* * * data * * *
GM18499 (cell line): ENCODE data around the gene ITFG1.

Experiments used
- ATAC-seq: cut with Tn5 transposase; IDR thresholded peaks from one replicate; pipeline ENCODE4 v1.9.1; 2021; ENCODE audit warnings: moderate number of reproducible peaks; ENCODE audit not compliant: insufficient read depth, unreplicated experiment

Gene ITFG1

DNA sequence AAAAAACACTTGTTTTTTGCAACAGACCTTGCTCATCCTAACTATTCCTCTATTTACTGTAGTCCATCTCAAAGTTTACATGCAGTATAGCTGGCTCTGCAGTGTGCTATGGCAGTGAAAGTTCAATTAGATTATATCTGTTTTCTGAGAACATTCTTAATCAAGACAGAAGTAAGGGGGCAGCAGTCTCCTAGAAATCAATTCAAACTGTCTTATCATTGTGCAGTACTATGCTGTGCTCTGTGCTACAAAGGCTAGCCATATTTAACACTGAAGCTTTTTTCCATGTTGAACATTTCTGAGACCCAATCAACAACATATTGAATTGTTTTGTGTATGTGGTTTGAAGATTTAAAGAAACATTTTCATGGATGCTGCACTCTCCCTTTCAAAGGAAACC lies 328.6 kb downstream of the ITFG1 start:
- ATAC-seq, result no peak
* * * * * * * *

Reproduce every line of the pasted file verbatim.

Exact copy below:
GM18499 (cell line): ENCODE data around the gene ITFG1.

Experiments used
- ATAC-seq: cut with Tn5 transposase; IDR thresholded peaks from one replicate; pipeline ENCODE4 v1.9.1; 2021; ENCODE audit warnings: moderate number of reproducible peaks; ENCODE audit not compliant: insufficient read depth, unreplicated experiment

Gene ITFG1

DNA sequence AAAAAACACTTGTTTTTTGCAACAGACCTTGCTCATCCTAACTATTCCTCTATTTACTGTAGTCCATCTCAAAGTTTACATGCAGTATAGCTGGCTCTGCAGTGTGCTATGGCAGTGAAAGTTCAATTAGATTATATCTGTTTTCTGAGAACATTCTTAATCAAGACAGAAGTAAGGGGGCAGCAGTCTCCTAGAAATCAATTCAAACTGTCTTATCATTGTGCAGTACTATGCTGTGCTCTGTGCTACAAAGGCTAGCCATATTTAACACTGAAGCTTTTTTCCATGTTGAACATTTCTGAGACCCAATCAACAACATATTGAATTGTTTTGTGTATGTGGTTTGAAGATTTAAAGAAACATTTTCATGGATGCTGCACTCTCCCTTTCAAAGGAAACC lies 328.6 kb downstream of the ITFG1 start:
- ATAC-seq, result no peak